Edinburgh’s wickedly monikered Jackal-Headed Guard of The Dead play instrumental sludge/doom that’s heavily inspired by H.P Lovecraft’s Cthulhu mythos. Admiration must immediately be bestowed upon the title of this release and the song titles, with ‘The Howling Teeth of Space’ instantly bringing Lovecraftian dread to mind and ‘Humourless Meat Expert’ never failing to raise a smile.
After a lengthy two minute build up of clean yet evil instrumentation, ‘The Howling Teeth of Space’ goes all dark and filthy and the distortion flies forth like barfed bile. The nine minute opener gradually unfolds and expands, with some quality effects-pedal led lead axe adding another layer to the Grief-esque heaviness before fading out in its own aftermath. The second track, ‘Professor Hans Lougarthe’, picks up the pace greatly, adding in some killer fret-board expertise and throws down some massive grooves in the process. ‘Humourless Meat Expert’ sounds almost like ‘Ghetto Angel’ era Sourvein; firing in gut-attacking heaviosity like a face-hugger shoving its embryo down your gullet. The final track, simply titled, ‘Levelling Up’, lasts just under four minutes, is the shortest of the EP and doesn’t mess about – hitting you with bin-liners full of distorted psychedelic riffing, immense low-end and plenty of cymbal-cracking drumming.
The band displays a good understanding of the genre; they use different tempos effectively and the songs are all tinged with a certain dramatic melancholy. Furthermore, the four tracks all have their own appeal even though they may not be imbued with originality. Indeed, this is more influence-worship than innovation, but this is doom/sludge – so nobody is expecting the reinvention of the wheel, here.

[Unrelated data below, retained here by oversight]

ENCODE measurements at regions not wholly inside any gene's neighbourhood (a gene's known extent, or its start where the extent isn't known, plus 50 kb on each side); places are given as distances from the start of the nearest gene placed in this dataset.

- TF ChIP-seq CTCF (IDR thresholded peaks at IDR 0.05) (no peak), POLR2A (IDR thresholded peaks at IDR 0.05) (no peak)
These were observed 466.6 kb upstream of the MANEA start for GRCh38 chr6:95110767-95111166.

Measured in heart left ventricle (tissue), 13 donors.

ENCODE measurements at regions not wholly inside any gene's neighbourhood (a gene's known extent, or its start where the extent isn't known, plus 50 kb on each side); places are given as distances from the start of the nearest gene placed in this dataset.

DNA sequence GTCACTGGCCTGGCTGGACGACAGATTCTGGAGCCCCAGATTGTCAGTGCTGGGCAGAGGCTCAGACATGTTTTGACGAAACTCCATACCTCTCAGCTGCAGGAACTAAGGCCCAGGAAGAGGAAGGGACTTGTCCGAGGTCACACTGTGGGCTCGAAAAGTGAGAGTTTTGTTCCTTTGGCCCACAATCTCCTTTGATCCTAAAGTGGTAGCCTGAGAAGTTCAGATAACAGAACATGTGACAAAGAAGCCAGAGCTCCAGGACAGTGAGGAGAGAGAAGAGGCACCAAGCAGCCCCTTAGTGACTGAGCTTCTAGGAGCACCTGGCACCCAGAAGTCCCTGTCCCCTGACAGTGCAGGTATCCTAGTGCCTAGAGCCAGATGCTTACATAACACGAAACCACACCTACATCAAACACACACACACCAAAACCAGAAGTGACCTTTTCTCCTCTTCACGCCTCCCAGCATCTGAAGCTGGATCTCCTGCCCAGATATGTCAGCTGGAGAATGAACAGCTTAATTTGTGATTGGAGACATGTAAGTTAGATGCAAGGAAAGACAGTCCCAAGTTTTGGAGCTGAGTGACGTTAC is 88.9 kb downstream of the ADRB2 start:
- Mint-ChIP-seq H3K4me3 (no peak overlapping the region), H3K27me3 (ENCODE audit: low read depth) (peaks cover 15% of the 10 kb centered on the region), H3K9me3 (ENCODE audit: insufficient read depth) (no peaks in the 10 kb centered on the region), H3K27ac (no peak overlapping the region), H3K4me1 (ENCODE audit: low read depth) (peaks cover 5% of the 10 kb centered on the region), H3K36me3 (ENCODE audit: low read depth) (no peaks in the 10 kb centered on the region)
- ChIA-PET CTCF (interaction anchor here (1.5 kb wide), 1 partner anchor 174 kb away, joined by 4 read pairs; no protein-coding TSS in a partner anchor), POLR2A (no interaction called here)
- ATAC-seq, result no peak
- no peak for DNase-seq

Once immersed, darkly grooving riffage wraps itself around your thoughts like sonic tentacles, but the drum-work is often rendered fairly weak by the production. Although in some instrumental bands the lack of vocals is barely noticeable, here it’s somewhat apparent. Other instrumental outfits such as 5ive, Serpent Throne and Bongripper all have a distinct sound which not only makes their music stand out, but would also be compromised by the presence of a vocalist. Here, however, the sound can feel like it’s missing the extra element a strong vocalist ( using either harsh or clean) could bring to the JHGOTD altar of dark worship. This is a quality starting point and it would be great to see the band build on their sound with either the addition of a vocalist or further honing and refining of their chosen style.
Label: Self Released
Scribed by: Pete Worth